Driving Miss Daisyesha: Uber And Lyft Drivers More Likely To Cancel Riders With African-American Names

- By Bossip Staff

Shutterstock black woman trying to get a taxi

Researchers Find Bias In Transportation Network Companies Including Uber And Lyft

This shouldn’t be much of a shocker considering all the Uber horror stories we’ve shared here.

A new study conducted by researchers at the MIT Sloan School of Management, Stanford University and the University of Washington titled “Racial and Gender Discrimination in Transportation Network Companies” found significant bias among the 1,400 or so individual cases they documented of research assistants ordering, waiting and taking rides in Seattle, WA and Boston, MA using transportation network companies (TNCs). For the most part the researchers used Uber and Lyft. The experiment observed subjects using the networks during randomly selected days and times, as well as routes and riders — both black and white — and kept performance metrics for each state of the trip.

The findings were very telling, with Seattle riders consistently finding longer waiting times — as much as a 35 percent increase– for African-American passengers.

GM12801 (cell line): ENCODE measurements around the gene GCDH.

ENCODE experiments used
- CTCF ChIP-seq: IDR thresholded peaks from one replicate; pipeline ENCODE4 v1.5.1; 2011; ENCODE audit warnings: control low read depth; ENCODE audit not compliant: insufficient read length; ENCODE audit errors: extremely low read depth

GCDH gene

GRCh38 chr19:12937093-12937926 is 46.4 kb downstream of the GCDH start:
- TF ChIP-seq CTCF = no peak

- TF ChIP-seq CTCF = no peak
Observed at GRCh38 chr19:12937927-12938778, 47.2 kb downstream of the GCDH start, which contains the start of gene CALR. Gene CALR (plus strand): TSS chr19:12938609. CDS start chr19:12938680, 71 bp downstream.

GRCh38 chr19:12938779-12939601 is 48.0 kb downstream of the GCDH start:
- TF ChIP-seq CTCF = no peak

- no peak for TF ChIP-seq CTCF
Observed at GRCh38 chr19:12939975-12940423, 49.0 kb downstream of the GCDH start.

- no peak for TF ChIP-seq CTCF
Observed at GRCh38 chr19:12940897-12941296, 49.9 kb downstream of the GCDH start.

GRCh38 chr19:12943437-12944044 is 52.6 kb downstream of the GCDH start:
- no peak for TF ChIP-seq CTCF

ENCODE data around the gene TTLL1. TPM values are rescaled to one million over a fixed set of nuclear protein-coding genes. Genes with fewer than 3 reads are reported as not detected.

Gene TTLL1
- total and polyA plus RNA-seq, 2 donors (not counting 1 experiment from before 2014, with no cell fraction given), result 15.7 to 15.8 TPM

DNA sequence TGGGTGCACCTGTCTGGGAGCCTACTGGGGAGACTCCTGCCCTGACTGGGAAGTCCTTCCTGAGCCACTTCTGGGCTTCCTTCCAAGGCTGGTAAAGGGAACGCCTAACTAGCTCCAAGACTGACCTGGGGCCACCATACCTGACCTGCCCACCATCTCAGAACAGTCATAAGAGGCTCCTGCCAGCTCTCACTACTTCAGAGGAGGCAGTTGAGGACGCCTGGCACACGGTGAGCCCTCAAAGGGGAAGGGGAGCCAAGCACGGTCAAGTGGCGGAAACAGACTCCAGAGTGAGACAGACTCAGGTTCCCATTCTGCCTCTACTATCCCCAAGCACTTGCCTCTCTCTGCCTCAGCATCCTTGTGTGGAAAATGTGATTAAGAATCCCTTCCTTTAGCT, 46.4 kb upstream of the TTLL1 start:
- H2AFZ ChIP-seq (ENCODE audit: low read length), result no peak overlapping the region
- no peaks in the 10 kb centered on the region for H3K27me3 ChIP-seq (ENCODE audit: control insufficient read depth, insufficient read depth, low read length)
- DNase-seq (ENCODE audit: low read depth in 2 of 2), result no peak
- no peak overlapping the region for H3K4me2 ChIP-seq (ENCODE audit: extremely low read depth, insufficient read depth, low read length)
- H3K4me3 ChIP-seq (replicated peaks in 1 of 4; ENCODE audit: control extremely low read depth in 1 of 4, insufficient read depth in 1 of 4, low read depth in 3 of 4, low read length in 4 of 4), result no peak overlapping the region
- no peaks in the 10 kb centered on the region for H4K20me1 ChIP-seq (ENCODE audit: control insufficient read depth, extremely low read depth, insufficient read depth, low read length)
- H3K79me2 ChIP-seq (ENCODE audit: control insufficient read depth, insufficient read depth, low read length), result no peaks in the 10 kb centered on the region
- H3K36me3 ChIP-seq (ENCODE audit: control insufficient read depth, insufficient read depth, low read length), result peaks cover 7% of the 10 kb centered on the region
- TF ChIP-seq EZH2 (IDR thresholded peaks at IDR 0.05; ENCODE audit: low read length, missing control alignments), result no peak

A separate experiment in Boston found more frequent cancellations against passengers when they used African-American sounding names. Even more disconcerting, amongst all trips the cancellation rate for passengers using African American sounding names was over twice as frequent compared to the rate for passengers who used “white sounding” names.

“The patterns of discrimination were quite clear and consistent in both cities – and one can only assume it’s happening all across the country in other markets,” said Christopher R. Knittel, one of the study’s authors and a professor at the MIT Sloan School of management. “The study has found major areas of racial discrimination within this new industry. It’s quite concerning.”

Researchers say the TNC’s could likely reduce the impacts of discrimination by implementing some changes; for example, not allowing drivers to see the names and photos of riders before orders are confirmed or driver accepts a ride order.

What do you think of the findings? Have you ever experienced discrimination using Uber or Lyft?

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